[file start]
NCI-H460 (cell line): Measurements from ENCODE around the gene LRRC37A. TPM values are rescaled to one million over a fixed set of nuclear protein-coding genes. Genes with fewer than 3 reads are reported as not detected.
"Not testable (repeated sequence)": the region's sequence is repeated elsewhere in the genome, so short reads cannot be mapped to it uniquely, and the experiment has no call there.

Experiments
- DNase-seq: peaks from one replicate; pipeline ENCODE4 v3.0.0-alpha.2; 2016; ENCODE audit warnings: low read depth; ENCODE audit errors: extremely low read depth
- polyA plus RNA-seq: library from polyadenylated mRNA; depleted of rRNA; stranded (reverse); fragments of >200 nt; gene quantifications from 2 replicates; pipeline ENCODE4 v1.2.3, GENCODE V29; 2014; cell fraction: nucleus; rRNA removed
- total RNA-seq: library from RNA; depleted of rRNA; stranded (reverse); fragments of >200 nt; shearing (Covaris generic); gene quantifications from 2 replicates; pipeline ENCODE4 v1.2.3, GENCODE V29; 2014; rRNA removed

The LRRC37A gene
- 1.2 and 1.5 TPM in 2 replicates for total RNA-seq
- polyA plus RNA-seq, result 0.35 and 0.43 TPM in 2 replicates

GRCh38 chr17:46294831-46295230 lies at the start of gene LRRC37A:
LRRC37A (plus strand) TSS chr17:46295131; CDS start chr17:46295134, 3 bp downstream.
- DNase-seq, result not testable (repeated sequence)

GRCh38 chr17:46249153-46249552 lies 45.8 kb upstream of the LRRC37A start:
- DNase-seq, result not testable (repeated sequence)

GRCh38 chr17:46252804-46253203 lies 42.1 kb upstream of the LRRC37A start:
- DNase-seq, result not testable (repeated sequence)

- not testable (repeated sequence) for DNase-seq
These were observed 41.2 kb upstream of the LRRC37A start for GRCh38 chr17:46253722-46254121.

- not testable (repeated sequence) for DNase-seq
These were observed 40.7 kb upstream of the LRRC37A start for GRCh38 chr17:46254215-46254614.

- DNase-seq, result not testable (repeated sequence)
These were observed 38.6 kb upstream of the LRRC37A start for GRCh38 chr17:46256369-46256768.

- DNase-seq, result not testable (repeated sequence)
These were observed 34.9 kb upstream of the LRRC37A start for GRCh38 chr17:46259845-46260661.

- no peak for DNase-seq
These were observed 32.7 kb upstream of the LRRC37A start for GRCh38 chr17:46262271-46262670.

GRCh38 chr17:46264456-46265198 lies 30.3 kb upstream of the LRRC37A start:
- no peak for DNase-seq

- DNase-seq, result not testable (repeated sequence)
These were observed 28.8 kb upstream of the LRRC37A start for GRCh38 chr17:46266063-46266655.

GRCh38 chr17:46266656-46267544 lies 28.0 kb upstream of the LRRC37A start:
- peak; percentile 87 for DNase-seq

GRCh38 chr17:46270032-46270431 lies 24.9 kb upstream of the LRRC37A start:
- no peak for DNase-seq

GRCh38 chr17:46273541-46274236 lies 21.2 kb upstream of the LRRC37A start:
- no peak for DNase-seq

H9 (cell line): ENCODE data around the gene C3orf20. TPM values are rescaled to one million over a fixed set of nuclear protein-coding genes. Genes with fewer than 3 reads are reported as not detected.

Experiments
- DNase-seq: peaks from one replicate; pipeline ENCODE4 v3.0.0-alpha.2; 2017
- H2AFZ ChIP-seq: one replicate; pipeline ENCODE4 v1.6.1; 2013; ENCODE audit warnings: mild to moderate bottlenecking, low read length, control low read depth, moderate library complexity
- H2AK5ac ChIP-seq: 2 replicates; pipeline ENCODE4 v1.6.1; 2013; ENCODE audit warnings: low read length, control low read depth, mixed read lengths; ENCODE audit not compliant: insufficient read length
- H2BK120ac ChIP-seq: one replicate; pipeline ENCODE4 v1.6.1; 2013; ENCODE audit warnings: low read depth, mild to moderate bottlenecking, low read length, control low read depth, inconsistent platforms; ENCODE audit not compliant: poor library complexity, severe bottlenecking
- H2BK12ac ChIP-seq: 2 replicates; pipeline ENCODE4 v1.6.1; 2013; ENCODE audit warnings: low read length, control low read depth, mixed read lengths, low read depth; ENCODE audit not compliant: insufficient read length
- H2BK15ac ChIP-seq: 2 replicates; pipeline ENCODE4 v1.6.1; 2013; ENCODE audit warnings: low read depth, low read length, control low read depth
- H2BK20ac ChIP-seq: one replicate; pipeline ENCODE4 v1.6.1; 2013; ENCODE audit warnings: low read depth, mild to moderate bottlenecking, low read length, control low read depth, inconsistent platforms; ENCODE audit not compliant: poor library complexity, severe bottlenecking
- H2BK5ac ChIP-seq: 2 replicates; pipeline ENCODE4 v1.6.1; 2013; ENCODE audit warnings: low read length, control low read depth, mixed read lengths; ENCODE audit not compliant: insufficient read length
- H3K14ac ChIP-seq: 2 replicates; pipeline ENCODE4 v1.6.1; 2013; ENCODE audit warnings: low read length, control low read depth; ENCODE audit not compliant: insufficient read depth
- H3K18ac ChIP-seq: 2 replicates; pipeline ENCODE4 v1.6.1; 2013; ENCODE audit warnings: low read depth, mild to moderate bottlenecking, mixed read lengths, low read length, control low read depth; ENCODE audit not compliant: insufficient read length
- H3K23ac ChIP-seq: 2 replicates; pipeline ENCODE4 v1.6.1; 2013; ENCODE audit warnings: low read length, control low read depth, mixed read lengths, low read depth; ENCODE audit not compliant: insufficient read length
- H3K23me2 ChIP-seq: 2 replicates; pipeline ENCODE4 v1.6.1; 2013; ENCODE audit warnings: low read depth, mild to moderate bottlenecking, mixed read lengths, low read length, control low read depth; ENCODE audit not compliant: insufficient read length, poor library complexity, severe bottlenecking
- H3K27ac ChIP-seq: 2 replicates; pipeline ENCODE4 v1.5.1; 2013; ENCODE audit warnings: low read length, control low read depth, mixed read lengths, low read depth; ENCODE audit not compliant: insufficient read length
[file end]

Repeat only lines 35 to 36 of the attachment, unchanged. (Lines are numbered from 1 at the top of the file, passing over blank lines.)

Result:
GRCh38 chr17:46273541-46274236 lies 21.2 kb upstream of the LRRC37A start:
- no peak for DNase-seq